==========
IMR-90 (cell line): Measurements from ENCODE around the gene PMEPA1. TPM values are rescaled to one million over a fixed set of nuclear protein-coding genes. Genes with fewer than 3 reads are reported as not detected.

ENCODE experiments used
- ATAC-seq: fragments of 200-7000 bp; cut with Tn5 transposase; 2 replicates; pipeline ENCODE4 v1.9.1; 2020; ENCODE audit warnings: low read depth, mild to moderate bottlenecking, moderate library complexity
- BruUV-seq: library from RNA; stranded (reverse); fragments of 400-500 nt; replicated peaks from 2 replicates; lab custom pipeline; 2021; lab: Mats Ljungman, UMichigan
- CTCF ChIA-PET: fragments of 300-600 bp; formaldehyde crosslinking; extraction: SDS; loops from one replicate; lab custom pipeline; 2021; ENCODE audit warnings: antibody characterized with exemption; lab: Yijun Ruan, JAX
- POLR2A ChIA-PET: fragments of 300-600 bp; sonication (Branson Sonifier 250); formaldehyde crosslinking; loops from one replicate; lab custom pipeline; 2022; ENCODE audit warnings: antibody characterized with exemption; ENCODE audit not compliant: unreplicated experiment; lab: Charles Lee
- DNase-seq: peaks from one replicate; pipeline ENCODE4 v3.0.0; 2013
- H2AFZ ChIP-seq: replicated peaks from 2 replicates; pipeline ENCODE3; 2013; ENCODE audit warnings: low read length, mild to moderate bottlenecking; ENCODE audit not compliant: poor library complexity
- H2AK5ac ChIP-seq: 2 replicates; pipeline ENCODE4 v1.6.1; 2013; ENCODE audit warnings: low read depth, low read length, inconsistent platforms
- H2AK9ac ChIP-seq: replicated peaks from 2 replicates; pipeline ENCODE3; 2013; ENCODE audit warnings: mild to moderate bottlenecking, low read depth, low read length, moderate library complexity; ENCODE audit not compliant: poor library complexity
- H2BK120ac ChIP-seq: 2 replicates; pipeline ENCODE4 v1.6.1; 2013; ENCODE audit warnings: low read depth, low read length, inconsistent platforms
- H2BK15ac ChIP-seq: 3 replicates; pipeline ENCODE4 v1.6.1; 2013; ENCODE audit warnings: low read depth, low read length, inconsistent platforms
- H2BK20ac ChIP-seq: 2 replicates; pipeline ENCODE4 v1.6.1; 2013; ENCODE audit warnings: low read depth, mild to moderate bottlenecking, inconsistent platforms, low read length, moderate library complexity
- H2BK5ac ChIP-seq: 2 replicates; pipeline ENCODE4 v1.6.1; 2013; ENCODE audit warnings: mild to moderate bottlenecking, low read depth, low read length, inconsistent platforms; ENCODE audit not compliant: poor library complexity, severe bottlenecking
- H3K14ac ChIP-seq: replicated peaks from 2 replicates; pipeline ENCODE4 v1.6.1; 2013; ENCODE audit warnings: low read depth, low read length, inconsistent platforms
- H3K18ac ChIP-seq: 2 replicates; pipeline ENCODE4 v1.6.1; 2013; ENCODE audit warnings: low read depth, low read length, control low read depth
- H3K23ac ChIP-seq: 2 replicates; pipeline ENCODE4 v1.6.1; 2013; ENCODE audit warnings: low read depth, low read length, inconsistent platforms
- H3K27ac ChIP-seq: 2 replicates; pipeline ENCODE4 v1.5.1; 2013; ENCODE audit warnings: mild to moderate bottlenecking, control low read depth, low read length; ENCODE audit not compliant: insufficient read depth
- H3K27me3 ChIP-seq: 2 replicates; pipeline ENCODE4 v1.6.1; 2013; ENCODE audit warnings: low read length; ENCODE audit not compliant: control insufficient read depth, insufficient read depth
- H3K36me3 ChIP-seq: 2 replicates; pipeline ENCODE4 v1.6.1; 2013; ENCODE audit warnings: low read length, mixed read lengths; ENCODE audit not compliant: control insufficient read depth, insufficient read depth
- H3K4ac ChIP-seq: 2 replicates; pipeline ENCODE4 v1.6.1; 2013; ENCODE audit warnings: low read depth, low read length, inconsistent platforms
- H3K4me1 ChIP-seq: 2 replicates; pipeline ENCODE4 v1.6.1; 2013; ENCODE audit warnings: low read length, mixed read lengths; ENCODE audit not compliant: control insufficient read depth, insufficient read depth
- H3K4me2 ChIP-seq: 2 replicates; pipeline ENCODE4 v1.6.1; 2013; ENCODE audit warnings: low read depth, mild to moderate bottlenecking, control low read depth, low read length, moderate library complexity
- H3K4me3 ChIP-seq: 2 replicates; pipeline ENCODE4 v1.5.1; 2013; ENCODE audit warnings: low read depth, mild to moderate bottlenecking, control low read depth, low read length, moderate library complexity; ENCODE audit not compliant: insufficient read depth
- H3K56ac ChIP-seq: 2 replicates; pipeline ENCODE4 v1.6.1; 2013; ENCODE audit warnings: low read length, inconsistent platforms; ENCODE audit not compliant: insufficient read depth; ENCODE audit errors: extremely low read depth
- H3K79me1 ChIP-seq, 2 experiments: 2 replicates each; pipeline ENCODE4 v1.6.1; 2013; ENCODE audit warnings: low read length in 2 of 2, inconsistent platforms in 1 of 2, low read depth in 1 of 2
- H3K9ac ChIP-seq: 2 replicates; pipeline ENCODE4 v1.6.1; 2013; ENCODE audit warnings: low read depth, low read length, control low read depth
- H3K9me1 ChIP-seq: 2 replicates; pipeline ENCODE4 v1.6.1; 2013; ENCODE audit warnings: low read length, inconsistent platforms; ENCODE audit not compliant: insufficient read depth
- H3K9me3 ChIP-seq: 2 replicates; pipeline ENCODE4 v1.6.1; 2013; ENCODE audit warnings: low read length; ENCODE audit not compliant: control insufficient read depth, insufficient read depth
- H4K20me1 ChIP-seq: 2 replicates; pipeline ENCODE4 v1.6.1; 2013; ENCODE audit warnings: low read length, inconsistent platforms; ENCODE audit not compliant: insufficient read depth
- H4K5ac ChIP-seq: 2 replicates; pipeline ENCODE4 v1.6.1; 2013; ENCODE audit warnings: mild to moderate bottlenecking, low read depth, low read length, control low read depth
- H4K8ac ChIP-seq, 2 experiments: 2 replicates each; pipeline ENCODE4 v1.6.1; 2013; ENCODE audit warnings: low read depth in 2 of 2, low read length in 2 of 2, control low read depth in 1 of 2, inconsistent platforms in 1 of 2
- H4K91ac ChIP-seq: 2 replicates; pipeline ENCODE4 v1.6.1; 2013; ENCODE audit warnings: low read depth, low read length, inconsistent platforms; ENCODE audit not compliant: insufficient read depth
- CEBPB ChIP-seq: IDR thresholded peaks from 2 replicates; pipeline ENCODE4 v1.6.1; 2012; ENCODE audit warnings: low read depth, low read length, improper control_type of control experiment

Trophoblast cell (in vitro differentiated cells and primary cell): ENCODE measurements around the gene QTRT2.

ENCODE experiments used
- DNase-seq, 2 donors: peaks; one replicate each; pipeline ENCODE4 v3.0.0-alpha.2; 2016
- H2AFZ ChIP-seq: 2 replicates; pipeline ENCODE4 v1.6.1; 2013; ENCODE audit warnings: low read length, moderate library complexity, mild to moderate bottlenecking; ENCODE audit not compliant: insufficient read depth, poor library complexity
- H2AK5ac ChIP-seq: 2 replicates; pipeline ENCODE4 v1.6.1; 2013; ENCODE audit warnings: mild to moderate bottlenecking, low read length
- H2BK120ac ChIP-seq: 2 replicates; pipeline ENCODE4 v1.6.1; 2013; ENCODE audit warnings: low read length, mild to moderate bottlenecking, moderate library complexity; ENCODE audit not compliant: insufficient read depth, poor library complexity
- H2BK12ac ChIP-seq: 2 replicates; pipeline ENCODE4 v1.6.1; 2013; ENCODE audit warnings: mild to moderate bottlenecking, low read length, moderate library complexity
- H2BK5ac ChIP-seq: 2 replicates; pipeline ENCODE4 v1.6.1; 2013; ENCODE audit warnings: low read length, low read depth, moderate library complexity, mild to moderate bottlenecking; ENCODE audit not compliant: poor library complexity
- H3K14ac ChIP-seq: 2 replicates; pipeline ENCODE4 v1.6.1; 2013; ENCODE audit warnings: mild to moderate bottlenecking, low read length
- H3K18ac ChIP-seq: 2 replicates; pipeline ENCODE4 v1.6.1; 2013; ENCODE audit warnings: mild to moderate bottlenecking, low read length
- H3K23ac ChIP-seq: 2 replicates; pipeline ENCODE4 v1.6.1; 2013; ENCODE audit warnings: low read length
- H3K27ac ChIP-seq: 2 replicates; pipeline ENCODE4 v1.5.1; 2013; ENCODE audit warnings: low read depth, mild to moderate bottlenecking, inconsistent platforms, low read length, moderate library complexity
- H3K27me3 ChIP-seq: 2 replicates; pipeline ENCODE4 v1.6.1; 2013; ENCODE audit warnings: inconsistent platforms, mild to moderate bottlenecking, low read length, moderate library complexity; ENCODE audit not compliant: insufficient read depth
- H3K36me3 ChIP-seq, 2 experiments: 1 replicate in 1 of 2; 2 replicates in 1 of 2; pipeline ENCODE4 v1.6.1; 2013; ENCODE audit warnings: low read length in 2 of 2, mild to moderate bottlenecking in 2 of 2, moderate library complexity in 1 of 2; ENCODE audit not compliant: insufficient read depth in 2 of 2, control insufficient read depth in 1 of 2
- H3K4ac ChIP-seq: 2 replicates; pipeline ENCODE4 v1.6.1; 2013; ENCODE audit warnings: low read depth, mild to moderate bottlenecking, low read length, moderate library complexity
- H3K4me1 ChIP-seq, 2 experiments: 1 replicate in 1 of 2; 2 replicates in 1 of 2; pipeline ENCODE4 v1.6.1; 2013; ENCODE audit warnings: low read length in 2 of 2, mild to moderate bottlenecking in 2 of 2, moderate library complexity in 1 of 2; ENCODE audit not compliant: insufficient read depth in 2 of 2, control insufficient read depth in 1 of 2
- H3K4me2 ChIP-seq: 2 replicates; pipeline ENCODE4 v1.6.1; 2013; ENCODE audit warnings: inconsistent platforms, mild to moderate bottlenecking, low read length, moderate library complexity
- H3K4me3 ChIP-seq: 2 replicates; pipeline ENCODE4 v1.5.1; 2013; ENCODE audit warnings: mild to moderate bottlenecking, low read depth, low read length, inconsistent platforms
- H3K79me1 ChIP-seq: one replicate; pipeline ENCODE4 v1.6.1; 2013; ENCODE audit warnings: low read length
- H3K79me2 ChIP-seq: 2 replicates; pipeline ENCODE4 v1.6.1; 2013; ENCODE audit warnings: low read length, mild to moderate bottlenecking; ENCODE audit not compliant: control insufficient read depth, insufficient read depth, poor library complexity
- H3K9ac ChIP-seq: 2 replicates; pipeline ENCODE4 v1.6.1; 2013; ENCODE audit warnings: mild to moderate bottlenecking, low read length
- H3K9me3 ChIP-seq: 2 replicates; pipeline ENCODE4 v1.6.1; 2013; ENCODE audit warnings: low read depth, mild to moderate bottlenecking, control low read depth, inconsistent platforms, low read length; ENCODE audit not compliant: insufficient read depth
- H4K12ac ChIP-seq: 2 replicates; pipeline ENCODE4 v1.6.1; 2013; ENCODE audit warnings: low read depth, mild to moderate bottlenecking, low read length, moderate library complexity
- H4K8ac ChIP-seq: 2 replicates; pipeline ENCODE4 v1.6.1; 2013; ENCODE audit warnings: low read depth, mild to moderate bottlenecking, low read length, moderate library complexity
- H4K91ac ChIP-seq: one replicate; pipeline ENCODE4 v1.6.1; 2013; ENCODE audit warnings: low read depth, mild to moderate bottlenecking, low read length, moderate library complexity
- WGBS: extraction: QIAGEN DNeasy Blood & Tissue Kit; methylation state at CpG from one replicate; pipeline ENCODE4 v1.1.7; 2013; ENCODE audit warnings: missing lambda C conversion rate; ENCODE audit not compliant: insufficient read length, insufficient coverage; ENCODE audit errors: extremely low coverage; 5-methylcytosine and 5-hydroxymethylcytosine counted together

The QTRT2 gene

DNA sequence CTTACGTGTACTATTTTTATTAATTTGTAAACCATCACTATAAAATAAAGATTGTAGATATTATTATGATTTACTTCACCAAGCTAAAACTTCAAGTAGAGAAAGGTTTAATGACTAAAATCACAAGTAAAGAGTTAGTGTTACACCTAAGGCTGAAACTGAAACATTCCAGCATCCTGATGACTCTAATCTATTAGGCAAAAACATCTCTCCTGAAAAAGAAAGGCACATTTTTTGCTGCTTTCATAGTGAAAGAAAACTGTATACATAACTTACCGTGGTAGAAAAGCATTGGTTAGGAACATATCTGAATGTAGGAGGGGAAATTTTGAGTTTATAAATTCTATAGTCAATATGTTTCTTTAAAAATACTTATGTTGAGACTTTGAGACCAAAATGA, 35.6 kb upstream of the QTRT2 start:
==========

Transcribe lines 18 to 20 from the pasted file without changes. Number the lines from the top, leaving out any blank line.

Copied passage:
- H3K27ac ChIP-seq: 2 replicates; pipeline ENCODE4 v1.5.1; 2013; ENCODE audit warnings: mild to moderate bottlenecking, control low read depth, low read length; ENCODE audit not compliant: insufficient read depth
- H3K27me3 ChIP-seq: 2 replicates; pipeline ENCODE4 v1.6.1; 2013; ENCODE audit warnings: low read length; ENCODE audit not compliant: control insufficient read depth, insufficient read depth
- H3K36me3 ChIP-seq: 2 replicates; pipeline ENCODE4 v1.6.1; 2013; ENCODE audit warnings: low read length, mixed read lengths; ENCODE audit not compliant: control insufficient read depth, insufficient read depth